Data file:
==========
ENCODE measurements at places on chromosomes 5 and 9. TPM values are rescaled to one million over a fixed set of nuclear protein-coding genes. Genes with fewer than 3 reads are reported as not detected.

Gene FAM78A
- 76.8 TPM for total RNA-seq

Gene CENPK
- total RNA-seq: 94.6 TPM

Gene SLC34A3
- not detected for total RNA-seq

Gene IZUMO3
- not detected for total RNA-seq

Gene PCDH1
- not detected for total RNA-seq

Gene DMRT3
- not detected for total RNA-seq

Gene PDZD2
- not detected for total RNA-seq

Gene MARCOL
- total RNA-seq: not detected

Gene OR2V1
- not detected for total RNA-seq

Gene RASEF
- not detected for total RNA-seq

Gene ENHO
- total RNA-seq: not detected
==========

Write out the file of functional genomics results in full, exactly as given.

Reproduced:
ENCODE measurements at places on chromosomes 5 and 9. TPM values are rescaled to one million over a fixed set of nuclear protein-coding genes. Genes with fewer than 3 reads are reported as not detected.

Gene FAM78A
- 76.8 TPM for total RNA-seq

Gene CENPK
- total RNA-seq: 94.6 TPM

Gene SLC34A3
- not detected for total RNA-seq

Gene IZUMO3
- not detected for total RNA-seq

Gene PCDH1
- not detected for total RNA-seq

Gene DMRT3
- not detected for total RNA-seq

Gene PDZD2
- not detected for total RNA-seq

Gene MARCOL
- total RNA-seq: not detected

Gene OR2V1
- not detected for total RNA-seq

Gene RASEF
- not detected for total RNA-seq

Gene ENHO
- total RNA-seq: not detected